Daniel's internationally bestselling memoir of living with Asperger's Syndrome and Savant Syndrome, Born on a Blue Day established him as one of the most original talents in contemporary non-fiction.
Now, in his new book, Embracing the Wide Sky, he combines meticulous scientific research with detailed descriptions of how his mind works to demonstrate the immense potential within us all. He explains how our natural intuitions can help us to learn a foreign language, why his memories are like symphonies, and what numbers and giraffes have in common. We also discover why there is more to intelligence than IQ, how our brains turn light to sight, and why too much information can make you stupid.
He illustrates his arguments with examples as diverse as the private languages of twins, the compositions of poets with autism, and the breakthroughs, and breakdowns, of some of history’s greatest minds.
Embracing the Wide Sky is a unique and brilliantly imaginative portrait of how we think, learn, remember and create, brimming with personal insights and anecdotes, and explanations of the most up-to-date, mind-bending discoveries from fields ranging from neuroscience to psychology and linguistics.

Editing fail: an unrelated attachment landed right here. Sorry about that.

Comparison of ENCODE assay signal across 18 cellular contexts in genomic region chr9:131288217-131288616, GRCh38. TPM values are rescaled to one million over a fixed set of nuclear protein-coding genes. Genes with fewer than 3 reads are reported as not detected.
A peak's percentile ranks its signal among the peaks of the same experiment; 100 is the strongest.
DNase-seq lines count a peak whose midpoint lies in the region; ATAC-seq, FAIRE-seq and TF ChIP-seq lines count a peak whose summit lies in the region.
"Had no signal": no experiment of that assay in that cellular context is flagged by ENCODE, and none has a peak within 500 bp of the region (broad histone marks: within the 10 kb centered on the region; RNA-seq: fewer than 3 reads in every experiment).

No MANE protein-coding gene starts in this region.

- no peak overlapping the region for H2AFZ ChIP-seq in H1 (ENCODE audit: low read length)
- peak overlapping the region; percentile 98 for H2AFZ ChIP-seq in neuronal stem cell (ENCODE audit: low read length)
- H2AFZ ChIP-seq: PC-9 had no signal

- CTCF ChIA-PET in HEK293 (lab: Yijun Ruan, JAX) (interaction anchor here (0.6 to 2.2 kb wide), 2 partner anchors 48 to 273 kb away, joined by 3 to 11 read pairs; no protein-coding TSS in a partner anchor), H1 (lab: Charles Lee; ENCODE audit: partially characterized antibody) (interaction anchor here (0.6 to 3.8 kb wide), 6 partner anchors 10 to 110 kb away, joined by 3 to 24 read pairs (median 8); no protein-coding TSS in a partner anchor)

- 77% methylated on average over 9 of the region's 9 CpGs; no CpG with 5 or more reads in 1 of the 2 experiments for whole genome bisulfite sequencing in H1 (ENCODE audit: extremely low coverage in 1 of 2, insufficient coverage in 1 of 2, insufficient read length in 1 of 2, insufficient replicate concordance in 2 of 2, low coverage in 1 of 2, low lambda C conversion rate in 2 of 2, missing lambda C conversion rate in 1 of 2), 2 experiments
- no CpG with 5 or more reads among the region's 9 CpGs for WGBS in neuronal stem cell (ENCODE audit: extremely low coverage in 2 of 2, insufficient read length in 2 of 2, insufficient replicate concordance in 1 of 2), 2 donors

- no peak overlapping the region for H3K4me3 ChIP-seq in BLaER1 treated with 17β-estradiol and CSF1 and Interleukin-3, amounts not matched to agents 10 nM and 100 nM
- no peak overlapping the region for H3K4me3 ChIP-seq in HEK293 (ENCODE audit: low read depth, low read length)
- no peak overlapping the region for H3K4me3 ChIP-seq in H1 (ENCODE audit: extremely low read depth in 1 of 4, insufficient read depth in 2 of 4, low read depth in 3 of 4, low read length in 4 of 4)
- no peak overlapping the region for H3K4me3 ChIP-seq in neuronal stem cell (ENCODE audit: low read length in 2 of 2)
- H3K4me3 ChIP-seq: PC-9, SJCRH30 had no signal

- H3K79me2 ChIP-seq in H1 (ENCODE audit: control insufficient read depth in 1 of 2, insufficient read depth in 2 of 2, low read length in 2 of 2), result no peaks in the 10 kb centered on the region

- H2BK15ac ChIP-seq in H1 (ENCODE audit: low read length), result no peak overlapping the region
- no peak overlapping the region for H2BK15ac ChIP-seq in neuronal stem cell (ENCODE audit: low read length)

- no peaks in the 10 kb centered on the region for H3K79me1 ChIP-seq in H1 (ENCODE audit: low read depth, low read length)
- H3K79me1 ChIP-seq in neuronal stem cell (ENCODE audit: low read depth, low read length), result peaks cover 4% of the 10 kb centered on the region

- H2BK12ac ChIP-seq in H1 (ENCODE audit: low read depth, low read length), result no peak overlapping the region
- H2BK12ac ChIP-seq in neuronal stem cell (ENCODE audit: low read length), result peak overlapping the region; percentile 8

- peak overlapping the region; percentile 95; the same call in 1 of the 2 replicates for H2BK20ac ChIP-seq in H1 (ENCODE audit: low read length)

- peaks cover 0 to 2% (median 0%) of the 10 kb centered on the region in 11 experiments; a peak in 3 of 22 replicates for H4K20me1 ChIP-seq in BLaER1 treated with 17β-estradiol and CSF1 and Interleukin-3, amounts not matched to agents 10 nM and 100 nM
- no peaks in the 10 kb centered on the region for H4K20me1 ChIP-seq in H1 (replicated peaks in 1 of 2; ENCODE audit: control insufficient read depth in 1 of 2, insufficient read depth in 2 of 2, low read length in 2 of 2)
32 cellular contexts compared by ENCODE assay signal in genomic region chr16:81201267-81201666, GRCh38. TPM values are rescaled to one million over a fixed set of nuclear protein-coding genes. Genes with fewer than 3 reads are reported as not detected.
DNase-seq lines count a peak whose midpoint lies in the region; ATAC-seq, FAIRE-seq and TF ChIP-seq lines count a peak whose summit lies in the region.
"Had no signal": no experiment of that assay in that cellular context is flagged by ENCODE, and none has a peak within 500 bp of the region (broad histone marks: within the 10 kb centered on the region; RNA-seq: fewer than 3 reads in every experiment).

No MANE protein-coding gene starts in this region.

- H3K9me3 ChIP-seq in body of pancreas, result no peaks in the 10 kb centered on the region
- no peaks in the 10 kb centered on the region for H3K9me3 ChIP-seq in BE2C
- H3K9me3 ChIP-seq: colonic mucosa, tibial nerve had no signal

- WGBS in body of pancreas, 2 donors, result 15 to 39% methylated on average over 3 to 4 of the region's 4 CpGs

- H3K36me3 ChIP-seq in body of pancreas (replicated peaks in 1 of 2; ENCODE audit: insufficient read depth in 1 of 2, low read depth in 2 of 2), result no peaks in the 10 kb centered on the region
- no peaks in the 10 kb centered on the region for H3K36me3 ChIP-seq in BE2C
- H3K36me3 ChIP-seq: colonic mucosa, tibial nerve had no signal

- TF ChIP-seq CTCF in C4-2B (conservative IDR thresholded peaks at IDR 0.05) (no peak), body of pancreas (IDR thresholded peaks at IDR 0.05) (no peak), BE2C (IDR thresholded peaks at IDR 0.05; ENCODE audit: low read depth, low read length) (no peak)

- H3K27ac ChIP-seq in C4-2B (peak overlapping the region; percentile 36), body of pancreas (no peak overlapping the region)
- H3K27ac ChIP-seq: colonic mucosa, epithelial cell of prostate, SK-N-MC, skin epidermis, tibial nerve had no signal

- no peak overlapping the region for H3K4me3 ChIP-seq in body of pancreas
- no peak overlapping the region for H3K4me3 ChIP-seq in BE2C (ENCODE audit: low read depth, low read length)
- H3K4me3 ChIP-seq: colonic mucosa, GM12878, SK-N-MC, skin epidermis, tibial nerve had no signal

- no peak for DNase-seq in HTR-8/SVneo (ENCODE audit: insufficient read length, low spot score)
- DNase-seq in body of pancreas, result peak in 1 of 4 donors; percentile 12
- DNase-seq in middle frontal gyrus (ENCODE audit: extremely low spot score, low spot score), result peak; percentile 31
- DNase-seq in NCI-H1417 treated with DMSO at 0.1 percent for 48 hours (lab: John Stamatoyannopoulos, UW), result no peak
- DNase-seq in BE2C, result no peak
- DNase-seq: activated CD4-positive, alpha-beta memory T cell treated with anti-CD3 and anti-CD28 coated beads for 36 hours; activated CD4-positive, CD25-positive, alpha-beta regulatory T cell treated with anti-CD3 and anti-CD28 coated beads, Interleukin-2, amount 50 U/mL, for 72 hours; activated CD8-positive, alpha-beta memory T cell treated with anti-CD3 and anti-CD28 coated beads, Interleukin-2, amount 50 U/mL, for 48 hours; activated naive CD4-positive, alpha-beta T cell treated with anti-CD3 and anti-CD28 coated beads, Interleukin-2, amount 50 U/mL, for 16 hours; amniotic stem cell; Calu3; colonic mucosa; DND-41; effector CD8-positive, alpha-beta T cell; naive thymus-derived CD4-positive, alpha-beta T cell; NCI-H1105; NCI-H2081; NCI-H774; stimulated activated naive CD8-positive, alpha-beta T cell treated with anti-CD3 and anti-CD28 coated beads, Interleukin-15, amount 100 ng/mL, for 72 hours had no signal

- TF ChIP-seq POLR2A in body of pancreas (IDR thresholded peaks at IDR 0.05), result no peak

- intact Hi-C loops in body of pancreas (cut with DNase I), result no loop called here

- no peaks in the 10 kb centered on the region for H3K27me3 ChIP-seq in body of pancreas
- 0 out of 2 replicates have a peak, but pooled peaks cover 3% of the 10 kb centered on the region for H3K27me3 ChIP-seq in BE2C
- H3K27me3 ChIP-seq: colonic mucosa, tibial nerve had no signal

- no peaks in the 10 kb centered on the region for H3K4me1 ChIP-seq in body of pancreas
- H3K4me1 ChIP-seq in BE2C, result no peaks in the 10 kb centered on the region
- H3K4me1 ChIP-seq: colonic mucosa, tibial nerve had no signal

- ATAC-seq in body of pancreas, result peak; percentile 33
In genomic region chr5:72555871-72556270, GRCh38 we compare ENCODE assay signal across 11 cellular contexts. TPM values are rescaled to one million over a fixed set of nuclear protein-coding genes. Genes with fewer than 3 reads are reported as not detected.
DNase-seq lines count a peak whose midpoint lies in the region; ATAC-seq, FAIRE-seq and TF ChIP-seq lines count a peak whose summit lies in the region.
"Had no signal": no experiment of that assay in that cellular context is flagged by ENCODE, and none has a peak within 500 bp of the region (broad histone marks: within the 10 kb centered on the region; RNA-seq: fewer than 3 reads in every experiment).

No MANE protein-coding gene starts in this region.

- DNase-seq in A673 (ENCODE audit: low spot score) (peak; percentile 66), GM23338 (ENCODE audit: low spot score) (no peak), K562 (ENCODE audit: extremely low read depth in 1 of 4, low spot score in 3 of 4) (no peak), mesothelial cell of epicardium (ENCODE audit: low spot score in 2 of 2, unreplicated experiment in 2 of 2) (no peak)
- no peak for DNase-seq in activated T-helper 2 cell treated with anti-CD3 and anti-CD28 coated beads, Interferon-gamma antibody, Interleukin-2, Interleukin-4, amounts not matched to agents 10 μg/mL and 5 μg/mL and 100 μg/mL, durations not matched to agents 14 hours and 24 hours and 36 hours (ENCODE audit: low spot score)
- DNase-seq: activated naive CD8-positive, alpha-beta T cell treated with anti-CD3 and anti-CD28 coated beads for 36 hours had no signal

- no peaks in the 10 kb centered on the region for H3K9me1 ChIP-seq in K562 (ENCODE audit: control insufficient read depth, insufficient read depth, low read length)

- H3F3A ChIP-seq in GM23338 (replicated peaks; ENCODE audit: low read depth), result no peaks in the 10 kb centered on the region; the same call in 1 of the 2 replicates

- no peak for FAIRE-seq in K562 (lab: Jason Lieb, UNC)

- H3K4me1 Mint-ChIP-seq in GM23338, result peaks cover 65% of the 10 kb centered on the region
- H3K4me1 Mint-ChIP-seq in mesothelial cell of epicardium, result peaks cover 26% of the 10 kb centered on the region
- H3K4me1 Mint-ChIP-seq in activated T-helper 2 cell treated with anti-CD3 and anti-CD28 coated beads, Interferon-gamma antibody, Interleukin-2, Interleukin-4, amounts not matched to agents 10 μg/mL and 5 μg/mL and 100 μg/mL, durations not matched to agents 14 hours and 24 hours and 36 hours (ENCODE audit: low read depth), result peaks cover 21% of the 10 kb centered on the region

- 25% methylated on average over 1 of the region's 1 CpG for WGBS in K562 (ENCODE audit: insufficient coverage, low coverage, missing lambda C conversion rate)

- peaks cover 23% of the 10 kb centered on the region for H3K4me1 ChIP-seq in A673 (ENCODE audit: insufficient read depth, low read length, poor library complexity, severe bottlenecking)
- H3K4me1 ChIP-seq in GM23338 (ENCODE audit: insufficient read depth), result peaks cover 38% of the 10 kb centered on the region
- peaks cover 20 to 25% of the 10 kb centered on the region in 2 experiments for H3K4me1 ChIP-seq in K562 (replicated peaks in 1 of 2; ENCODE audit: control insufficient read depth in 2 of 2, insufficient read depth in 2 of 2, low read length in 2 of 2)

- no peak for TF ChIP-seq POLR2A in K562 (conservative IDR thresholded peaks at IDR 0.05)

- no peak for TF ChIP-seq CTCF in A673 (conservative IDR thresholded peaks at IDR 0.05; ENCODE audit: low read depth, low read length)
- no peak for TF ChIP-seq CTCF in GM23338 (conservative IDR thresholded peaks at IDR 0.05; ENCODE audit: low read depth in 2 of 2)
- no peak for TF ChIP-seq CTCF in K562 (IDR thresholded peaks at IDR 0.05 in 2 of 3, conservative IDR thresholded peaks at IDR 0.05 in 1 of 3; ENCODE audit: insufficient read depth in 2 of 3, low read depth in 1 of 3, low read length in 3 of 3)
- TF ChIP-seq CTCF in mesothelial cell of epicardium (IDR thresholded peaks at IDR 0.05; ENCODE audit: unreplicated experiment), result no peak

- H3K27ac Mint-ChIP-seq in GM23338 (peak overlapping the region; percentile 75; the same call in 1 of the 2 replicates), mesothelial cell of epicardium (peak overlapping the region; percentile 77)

This is a profound and provocative book that will transform our understanding and respect for every kind of mind.
In 2004, autistic savant Tammet reeled off 22,514 digits of pi from memory, setting a European record. How did he achieve such a feat? Is an autistic mind different from others? Yes and no, Tammet answers in this follow-up to his bestselling memoir, Born on a Blue Day. His own brain may be wired a little differently, but we are all capable of remarkable mental feats, he asserts. Tammet seamlessly blends science and personal experience in a powerful paean to the mysteries and beauty of the brain. Intelligence is a complex phenomenon that synthesizes various skills and abilities. Tammet illustrates this with his own abilities in memory, language and number sense. For example, he points out that his extraordinary memory for numbers is augmented by the unusual way in which my mind perceives numbers as complex, multi-dimensional, coloured and textured that allowed him to compose something like a visual song. Tammet concludes that all humans have something unique to contribute to the world, and he himself has a gift for rendering science accessible and even delightful.